Early Childhood Development: A Family Entry Point to Access Social Services

My name is Emilia Jorge Milione. In 2012, my 3-year-old, twin daughters were enrolled in a community Early Childhood Development (ECD) center run by a charitable organization in Mozambique. I would volunteer my time at the ECD center to assist the educators in organizing activities for the children. Before I knew it, I became more and more connected to the children and the activities at the center. After 3 years, the center closed. However, the community still saw the importance of ECD in the psychomotor and emotional development of their children, as well as the center’s role as a safe space for children.

I have observed over years that children who attend ECD sessions have better social interaction, communication, physical abilities, and better growth skills.

Leaders from the community met with me and two other ECD educators to propose that the ECD center continue to function through voluntary financial support from community members. I volunteered for 3 years at this new center. In 2017, the two ECD educators and I were invited by Kubatsirana, an implementing partner in the FCC project, to participate in a training on ECD. This training enhanced both my theoretical and practical understanding of ECD, making me a better educator. I was then assigned to lead ECD sessions with a group of 35 orphaned and vulnerable children.

I witnessed how the ECD sessions contributed to the good development of my own daughters; that’s why I chose to join the FCC Project as an ECD educator.

At the center, we have developed several activities, including physical exercises, language practice, mathematics, and art, in accordance with the national ECD curriculum. All the children from this ECD center have been guaranteed space in the community’s primary school. I am proud to often be invited by members of the primary school board to attend meetings and disseminate school progression results.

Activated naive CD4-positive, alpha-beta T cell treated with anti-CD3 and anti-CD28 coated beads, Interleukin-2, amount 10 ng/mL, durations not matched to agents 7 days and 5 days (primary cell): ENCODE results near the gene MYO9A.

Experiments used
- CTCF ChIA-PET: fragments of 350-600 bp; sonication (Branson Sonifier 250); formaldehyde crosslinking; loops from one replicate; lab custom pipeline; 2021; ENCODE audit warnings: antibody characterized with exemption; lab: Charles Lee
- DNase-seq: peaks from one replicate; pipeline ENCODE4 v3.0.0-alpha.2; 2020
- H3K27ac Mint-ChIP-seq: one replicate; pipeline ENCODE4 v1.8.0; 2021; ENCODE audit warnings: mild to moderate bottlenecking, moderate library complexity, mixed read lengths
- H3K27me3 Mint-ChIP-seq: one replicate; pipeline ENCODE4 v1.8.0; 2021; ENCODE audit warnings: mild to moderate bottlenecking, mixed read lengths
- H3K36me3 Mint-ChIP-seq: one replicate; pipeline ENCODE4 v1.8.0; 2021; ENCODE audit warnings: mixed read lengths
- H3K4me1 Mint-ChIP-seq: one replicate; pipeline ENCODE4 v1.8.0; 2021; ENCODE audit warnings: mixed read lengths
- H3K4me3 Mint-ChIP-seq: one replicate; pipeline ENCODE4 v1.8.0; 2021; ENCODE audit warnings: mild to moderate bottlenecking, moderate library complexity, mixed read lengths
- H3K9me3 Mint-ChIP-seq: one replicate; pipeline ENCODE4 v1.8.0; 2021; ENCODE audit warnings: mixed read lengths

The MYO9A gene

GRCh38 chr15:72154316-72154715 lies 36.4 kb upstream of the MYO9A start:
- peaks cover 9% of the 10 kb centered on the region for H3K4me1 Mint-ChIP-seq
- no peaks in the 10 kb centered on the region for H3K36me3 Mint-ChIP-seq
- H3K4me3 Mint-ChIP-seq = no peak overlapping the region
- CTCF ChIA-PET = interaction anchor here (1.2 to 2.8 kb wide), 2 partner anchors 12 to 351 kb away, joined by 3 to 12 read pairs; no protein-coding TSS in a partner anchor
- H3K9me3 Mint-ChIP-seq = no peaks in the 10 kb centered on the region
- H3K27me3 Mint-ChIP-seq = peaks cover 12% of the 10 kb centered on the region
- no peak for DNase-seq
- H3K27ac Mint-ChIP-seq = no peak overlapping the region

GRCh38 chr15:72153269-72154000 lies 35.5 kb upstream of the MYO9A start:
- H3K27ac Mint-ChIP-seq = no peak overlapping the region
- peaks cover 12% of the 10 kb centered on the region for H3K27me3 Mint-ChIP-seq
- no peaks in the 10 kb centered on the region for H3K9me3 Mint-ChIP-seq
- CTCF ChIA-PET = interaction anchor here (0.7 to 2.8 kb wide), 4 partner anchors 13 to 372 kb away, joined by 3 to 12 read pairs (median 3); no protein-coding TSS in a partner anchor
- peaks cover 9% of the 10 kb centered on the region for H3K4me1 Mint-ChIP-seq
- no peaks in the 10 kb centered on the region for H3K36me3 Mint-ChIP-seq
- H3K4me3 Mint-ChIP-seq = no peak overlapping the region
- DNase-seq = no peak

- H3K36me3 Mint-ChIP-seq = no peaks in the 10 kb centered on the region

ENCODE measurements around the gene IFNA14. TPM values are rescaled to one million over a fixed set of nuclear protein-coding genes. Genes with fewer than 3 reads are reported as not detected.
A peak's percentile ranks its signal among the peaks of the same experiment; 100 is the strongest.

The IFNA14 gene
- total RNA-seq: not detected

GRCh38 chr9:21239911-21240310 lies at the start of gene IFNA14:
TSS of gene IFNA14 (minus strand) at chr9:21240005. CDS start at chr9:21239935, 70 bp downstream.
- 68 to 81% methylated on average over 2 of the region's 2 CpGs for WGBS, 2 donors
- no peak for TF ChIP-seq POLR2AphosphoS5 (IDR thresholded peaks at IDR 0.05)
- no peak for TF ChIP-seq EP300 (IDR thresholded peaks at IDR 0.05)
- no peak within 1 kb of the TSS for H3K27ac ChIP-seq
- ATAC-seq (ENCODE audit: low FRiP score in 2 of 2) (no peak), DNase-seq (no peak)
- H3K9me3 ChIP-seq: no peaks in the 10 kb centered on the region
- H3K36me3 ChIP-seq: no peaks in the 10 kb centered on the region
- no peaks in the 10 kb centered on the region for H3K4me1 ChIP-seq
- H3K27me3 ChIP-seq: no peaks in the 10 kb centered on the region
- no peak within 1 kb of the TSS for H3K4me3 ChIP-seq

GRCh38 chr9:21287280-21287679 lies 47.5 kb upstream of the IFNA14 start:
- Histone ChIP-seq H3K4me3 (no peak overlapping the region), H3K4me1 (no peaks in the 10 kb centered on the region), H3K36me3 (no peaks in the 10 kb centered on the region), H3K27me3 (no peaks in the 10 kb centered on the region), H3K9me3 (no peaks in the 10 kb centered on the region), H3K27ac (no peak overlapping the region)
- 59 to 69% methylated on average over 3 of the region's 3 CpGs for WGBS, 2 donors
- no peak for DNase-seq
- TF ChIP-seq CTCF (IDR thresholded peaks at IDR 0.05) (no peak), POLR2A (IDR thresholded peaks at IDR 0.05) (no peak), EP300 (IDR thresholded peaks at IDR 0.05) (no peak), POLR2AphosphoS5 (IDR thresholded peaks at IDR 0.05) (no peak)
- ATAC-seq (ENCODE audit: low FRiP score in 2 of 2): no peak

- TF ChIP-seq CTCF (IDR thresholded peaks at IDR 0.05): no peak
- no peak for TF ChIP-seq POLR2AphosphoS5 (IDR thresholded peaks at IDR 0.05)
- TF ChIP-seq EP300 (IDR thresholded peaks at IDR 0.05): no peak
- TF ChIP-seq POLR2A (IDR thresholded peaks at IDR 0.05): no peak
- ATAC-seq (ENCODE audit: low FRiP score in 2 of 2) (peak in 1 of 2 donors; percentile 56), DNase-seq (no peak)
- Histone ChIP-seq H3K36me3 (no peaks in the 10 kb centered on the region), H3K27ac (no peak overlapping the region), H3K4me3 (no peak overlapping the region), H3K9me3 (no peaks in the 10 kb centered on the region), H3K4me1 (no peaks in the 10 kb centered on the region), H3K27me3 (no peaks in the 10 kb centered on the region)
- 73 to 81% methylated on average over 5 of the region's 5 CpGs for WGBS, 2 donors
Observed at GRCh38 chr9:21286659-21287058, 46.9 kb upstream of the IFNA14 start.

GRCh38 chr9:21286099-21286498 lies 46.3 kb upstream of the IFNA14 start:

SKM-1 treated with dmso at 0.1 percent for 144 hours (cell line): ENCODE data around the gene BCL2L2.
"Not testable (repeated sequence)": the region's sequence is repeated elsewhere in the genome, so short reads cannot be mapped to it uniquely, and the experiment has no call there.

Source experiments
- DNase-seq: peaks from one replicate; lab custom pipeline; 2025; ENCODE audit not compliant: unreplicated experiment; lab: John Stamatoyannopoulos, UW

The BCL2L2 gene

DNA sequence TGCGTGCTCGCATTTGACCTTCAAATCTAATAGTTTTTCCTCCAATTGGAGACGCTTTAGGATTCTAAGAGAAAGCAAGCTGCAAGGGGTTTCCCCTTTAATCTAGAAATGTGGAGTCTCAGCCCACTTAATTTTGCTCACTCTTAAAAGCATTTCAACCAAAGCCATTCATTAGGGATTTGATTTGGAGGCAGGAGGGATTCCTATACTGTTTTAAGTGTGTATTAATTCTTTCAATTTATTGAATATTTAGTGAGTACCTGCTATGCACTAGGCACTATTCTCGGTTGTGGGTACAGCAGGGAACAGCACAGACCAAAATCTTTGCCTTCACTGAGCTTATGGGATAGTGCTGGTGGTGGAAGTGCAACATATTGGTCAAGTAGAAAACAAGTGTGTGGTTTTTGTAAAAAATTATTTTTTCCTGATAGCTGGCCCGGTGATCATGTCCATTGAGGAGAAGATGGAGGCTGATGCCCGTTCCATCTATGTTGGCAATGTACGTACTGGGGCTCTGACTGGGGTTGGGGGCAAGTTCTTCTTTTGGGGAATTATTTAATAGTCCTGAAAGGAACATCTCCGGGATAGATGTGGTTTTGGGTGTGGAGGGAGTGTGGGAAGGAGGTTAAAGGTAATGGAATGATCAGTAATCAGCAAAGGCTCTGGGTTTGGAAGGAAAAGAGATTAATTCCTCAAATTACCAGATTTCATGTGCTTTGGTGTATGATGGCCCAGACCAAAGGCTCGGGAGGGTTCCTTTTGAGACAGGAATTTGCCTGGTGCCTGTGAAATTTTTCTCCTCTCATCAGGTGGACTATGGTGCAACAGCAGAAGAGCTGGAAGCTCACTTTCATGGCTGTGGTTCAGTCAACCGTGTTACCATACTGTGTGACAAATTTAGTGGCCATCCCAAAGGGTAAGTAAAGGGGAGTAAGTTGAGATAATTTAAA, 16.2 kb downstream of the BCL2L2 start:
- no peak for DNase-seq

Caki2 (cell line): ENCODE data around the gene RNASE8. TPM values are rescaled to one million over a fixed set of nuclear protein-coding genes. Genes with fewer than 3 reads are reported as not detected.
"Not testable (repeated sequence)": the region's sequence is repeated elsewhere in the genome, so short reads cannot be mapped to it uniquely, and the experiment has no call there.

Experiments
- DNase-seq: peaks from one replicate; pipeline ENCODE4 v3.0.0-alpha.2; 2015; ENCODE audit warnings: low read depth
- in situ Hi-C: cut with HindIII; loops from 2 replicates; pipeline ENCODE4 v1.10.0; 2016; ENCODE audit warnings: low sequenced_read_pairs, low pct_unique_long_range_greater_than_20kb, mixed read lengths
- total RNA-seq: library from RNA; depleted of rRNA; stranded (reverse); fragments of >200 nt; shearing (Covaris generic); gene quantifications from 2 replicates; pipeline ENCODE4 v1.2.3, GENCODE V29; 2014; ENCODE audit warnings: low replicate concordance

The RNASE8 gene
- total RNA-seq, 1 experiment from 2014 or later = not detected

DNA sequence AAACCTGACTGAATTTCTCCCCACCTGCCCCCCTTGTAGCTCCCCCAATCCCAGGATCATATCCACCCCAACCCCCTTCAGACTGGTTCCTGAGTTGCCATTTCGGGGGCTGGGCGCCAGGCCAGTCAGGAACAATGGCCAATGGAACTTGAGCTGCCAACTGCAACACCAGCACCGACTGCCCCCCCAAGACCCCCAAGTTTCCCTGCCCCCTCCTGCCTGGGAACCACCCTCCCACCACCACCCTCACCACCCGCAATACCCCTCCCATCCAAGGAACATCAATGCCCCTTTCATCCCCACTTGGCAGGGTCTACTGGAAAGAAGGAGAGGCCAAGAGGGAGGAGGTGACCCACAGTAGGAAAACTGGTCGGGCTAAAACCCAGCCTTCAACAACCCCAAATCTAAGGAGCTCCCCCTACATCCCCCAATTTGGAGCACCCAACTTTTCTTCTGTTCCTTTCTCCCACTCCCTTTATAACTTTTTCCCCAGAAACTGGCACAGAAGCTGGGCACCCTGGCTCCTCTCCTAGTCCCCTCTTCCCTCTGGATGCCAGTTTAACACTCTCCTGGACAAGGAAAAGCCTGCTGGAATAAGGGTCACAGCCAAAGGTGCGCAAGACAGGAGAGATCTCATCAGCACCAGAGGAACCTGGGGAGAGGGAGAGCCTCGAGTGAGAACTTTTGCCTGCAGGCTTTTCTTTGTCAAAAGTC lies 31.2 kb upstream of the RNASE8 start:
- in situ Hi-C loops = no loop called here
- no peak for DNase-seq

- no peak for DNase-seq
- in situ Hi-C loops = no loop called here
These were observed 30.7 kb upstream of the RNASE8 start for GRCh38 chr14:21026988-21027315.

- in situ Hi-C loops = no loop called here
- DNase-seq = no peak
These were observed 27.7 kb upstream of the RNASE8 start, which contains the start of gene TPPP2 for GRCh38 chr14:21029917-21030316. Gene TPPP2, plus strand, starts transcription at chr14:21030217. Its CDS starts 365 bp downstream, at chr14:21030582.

The ECD center also conducts regular screening exercises to identify children with signs of poor psychomotor development or malnutrition. When the educators identify illness, we refer the child to the nearest health units. When we identify social problems, we refer the child to Case Care Workers for follow-up.

The community’s ECD Management Committee has organized nutrition demonstration sessions with caregivers on how to prepare nutritious meals with locally produced foods. The ECD Management Committee has also formed savings groups, in coordination with caregivers, to help families improve their ability to purchase school supplies and uniforms for children. The caregivers have also used their proceeds to contribute towards the improvement of the ECD center, making the ECD center a sustainable, community-driven intervention.

Community volunteers are trained by Força à Comunidade e Crianças (Community and Child Strengthening) (FCC) project to play an integral role in linking beneficiaries with services to meet their needs. FCC’s impact would not be possible without the help of community volunteers.